So Jesus yells so everyone can hear, top of His voice, teaching and saying, “You both know me and know where I’m from, and I have not come of myself, but He who sent me is true whom you do not know.”  How are you to interpret that?  I would interpret it ironically.  So you know me and you know where I’m from.  That’s what you think.  You don’t know me.  This is irony.  This is Jesus saying, “The very idea that in your unbelief and confusion, you know me is ridiculous.  You don’t know me.  You don’t know where I am came from, and you don’t know who sent me.”

In John 8:19, He says to them, “You neither know me nor my Father.  You don’t know me.  You don’t know anything about me.  Oh, yes, you know the family in Nazareth, the town of Nazareth, but you don’t know me.  You know nothing.  I have not come of myself.  I haven’t risen on my own ambition.  I’m not the product of the family or the town of Nazareth.  I didn’t reach this position by my own desire, crafting my own way in life.  You may know that I’m from Galilee.  You may know that I lived in the town of Nazareth.  You may know my public deeds.  You may have heard my words, but you have no idea who I am.  You have no idea where I came from.  You have no idea who sent me, and you have no knowledge of the one that you claim to know.  You haven’t begun to know anything.”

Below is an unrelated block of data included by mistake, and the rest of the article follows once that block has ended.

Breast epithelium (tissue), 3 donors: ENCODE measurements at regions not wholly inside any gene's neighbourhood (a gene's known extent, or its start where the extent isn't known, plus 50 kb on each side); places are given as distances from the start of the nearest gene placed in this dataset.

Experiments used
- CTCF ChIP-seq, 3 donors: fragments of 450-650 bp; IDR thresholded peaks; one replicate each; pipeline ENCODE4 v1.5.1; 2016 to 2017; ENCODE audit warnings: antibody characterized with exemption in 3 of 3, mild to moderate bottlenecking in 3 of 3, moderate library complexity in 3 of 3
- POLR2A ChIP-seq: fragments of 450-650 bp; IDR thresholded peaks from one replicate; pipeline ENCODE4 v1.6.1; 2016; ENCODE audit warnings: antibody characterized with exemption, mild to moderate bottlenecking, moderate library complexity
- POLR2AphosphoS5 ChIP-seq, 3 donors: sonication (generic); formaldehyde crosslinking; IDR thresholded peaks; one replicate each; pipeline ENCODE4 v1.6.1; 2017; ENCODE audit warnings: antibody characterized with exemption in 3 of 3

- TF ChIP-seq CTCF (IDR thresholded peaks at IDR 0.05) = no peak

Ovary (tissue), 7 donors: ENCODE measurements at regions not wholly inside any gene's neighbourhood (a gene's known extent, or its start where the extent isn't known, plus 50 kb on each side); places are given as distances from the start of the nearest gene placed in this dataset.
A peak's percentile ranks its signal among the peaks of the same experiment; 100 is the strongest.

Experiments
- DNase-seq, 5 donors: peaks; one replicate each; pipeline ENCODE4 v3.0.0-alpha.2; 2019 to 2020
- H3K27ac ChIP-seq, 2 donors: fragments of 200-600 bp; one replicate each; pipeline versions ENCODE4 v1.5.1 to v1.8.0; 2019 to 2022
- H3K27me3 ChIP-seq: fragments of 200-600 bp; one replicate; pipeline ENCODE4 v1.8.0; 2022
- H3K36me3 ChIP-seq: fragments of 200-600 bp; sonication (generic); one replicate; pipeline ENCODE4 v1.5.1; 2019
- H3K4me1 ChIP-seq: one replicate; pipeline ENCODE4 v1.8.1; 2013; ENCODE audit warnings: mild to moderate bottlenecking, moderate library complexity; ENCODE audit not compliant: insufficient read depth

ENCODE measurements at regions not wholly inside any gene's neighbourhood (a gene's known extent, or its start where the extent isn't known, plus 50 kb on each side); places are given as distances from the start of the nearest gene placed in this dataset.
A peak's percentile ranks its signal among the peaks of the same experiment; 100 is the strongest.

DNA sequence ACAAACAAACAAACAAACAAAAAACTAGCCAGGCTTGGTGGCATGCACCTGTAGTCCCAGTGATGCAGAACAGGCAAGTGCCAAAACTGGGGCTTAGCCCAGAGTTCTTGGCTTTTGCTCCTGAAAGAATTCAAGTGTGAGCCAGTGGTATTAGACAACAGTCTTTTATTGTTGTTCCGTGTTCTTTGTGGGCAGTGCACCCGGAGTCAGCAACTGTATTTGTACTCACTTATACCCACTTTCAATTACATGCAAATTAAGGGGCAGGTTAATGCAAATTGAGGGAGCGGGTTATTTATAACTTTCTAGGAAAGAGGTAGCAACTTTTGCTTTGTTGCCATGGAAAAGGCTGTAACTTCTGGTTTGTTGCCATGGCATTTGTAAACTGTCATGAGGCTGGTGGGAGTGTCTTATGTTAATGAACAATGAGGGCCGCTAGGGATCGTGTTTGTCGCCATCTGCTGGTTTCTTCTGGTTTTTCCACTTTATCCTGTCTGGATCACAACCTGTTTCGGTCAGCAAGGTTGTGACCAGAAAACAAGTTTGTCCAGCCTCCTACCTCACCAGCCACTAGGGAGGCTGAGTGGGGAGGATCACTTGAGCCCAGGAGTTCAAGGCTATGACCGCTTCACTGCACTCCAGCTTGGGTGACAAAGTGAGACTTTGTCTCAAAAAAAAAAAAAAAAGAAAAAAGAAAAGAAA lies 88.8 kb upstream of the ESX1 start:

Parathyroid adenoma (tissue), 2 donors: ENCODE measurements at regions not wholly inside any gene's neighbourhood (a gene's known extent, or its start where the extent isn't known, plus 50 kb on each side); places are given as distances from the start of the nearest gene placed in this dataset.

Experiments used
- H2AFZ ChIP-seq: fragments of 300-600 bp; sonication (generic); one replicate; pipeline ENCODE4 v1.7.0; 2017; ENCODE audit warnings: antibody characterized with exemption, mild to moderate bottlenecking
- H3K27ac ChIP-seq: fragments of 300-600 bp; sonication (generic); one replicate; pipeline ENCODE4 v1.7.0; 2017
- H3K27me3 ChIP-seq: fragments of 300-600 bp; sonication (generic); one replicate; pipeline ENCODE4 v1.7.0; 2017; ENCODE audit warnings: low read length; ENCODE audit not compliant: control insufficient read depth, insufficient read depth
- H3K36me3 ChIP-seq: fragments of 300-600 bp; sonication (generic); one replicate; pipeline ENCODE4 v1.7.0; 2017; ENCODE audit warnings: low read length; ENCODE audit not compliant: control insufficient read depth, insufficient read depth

The problem, of course, is delineated in chapter 8, verse 43.  “Why do you not understand what I’m saying?  It’s because you can’t hear my word.  You can’t understand you are of your father, the devil.  You want to do the desires of your father.”  That’s the whole point.  You want to serve the devil who is your father.  Consequently, you can’t hear the truth.  He’s a murderer from the beginning, doesn’t stand in the truth.  There’s no truth in him.  He speaks lies.  He speaks from his own nature.  He’s a liar and a father of lies.  So because I speak the truth, you don’t believe me.  Why?  You’re caught up in a kingdom of lies.  You can’t know the truth.  You can’t believe the truth.  You can’t comprehend the truth.  You’re in a kingdom of lies.”